“We have been made trespassers on our own country”, Burragubba was quoted in the Guardian, “Our ceremonial grounds, in place for a time of mourning for our lands as Adani begins its destructive processes, are now controlled by billionaire miner Adani”.
“Australians overwhelmingly oppose the Adani Carmichael mine”, says Varsha Yajman, who joined the movement #StopAdani opposing the project. “This coal mine will open up the Galilee Basin, one of the largest untapped coal basins in the world”.
If built as planned, the entire Carmichael project could potentially unlock 700 billion tonnes of carbon dioxide every year. The pollution would be more than 1.3 times Australia’s existing annual carbon emissions. Furthermore, the mine will destroy the ancestral lands, waters, and cultures of Indigenous peoples without their consent.
Stopping this mine is a tactical necessity as the Adani Carmichael Mine is a pivotal project with the potential to open up the entire Galilee Basin to coal mining. Eleven other coal mining projects are proposed in the basin that would add up to a combined export tonnage of 280 million per annum, roughly equivalent to Indonesia’s annual coal exports. Mining in the Galilee Basin would more than double Australia’s coal exports from 300 million tonnes per year in 2010-2011 to roughly 600 million tonnes per year. If the Adani Carmichael Mine were constructed, its infrastructure would then be used for the other coal extraction projects. Without the long rail route being created to transport coal to the Abbot Point Coal Terminal, which would have to be extended and financed by Adani, the other projects almost certainly wouldn’t be able to commence, and the areas saved.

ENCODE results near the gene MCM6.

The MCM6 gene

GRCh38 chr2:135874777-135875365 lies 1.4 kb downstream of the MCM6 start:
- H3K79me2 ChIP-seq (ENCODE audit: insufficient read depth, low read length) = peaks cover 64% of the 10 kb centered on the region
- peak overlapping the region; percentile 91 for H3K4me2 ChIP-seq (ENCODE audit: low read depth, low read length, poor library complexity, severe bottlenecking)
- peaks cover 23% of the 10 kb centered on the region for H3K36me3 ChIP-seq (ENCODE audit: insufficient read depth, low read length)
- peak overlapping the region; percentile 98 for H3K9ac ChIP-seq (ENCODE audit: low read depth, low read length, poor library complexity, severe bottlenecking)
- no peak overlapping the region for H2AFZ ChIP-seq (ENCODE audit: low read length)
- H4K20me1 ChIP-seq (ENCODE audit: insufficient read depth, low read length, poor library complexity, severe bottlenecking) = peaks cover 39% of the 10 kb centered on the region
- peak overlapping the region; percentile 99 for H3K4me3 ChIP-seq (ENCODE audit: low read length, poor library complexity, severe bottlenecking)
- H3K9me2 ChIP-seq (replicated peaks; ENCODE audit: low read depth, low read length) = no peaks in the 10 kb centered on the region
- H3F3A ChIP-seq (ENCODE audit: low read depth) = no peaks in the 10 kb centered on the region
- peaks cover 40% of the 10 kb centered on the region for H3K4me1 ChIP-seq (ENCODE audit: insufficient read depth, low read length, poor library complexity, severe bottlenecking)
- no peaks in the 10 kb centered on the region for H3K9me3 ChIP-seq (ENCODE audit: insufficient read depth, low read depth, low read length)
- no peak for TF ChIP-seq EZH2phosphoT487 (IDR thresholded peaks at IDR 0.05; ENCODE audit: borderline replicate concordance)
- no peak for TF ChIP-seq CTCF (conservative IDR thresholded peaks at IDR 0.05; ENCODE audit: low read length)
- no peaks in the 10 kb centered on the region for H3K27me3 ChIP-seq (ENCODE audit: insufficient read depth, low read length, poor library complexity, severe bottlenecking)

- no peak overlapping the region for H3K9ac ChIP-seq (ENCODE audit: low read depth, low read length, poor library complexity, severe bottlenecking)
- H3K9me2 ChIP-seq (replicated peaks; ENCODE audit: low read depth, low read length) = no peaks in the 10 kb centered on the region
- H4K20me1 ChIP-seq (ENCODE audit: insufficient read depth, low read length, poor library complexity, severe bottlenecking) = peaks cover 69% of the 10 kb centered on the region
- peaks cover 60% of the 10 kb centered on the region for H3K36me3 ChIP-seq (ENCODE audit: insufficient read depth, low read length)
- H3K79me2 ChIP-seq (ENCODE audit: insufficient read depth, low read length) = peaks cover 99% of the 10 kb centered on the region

At the Siemens shareholders’ meeting in early 2020, Murrawah Johnson asked Siemens not to supply signalling technology for the planned coal transport railway – without success. “Critically for Siemens, Adani’s rail infrastructure will also open the way to other major coal mines in the Galilee Basin, and our lands and waters, which are sacred to us and form our culture, would disappear. We would not be able to pass our culture onto our children and grandchildren”, she reminded the shareholders present.
Lindsay Simpson has already witnessed how climate change is destroying Australia’s unique nature. “Cyclones are getting stronger and more intense because of climate change. As well, half of the coral in the Great Barrier Reef has bleached. 30 percent of the coral perished in 2016, another 20 percent in 2017 according to National Geographic magazine. The UN IPCC has shown that if we let global warming get to two degrees, then 99 percent of the world’s coral reefs will die”.
The Carmichael Adani Mine would lead to 500 more coal ships travelling through the Great Barrier Reef World Heritage Area every year – for 60 years.
Lindsay has exposed some of Adani’s reckless methods in her book Adani: Following Its Dirty Footsteps. “Stringent environmental conditions don’t mean anything to Adani. I’ve witnessed first-hand the environmental breaches this company was responsible for in India”, she reports. “Adani is full of promises. And deceit. It’s already breached guidelines twice in Australia – releasing way beyond the levels permitted of sediment loaded floodwaters into the Caley Valley wetlands – the home to endangered species of birds. Both of these occasions were before the mine was even given the go ahead. Fines are not enough of a deterrent. Nor are imposing stringent conditions.”
Despite all obstacles of corporate power, Simpson does not want to give up. Her hopes rest on the #StopAdani campaign which puts pressure on contractors and other companies, and escalates protest worldwide: “The fierce community campaign against this project has delayed it by seven years and counting. The debate has ensured the mine is both economically and politically vulnerable”. Now the pressure must be kept up.